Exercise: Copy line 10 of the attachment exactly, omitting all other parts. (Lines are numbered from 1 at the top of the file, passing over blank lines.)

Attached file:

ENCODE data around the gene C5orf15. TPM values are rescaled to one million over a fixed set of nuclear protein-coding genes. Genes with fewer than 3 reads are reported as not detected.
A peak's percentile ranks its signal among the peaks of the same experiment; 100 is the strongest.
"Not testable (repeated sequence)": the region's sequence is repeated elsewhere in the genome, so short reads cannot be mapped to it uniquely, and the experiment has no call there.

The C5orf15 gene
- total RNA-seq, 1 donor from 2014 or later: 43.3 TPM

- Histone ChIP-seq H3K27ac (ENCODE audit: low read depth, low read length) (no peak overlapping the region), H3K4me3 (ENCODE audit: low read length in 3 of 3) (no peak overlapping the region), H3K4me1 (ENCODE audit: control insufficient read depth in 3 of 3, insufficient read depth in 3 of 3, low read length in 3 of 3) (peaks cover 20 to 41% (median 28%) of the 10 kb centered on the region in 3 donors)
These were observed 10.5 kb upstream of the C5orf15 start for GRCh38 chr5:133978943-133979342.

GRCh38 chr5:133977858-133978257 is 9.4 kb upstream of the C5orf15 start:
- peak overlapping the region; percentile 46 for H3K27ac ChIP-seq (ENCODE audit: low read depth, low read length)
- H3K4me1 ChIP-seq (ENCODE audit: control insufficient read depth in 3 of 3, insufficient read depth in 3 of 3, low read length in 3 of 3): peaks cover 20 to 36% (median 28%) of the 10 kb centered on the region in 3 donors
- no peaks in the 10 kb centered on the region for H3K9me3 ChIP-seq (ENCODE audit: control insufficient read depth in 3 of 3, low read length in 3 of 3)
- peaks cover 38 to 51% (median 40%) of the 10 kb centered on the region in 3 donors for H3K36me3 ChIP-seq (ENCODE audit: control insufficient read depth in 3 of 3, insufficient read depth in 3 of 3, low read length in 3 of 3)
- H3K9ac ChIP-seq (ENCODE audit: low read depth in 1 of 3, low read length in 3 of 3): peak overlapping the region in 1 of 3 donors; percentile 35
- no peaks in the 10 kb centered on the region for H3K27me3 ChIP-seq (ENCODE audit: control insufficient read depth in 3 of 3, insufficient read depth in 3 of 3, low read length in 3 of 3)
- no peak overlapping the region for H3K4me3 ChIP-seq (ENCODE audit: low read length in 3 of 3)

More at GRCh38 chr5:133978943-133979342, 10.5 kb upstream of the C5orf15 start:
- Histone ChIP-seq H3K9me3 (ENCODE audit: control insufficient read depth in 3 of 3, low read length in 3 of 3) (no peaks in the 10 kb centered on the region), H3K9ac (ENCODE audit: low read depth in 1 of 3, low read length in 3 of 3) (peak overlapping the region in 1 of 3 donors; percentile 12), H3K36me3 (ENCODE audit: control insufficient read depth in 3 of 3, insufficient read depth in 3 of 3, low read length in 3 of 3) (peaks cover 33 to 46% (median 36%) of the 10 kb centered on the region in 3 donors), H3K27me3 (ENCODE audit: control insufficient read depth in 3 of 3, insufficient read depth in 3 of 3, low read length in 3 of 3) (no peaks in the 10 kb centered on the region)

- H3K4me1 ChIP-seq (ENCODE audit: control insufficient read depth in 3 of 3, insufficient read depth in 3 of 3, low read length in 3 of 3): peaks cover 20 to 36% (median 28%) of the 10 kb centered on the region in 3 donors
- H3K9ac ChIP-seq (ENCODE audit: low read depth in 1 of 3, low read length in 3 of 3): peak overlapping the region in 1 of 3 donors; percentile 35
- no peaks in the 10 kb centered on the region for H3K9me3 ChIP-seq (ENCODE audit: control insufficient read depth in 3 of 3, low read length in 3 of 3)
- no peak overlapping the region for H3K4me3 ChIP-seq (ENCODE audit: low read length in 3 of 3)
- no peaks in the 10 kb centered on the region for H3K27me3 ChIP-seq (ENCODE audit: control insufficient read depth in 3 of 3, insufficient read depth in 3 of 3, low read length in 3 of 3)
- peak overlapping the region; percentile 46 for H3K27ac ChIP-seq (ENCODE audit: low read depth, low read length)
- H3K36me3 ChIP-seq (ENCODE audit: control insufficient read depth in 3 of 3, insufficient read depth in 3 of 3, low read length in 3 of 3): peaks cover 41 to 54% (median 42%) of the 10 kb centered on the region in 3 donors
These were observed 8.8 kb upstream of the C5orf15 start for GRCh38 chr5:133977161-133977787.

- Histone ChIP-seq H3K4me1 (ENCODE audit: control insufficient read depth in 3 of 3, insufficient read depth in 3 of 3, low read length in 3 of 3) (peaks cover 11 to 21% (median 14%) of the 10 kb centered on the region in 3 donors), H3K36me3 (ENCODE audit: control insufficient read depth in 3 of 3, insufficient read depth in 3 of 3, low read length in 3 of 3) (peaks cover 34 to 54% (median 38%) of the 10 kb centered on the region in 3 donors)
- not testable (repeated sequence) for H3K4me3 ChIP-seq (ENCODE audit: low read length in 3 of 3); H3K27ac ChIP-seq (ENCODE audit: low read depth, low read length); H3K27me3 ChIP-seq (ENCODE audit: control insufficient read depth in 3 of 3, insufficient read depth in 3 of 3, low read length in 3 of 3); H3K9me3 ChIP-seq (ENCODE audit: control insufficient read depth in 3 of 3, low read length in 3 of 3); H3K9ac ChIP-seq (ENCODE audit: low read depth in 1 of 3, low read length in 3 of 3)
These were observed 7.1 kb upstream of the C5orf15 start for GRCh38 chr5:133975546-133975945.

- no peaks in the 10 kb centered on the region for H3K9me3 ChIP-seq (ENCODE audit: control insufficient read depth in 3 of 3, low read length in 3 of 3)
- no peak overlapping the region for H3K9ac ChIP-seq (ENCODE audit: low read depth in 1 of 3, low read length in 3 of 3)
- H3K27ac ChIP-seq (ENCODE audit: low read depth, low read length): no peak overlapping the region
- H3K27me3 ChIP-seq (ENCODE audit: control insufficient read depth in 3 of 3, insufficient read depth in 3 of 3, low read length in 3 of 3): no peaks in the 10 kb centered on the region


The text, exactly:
- H3K4me1 ChIP-seq (ENCODE audit: control insufficient read depth in 3 of 3, insufficient read depth in 3 of 3, low read length in 3 of 3): peaks cover 20 to 36% (median 28%) of the 10 kb centered on the region in 3 donors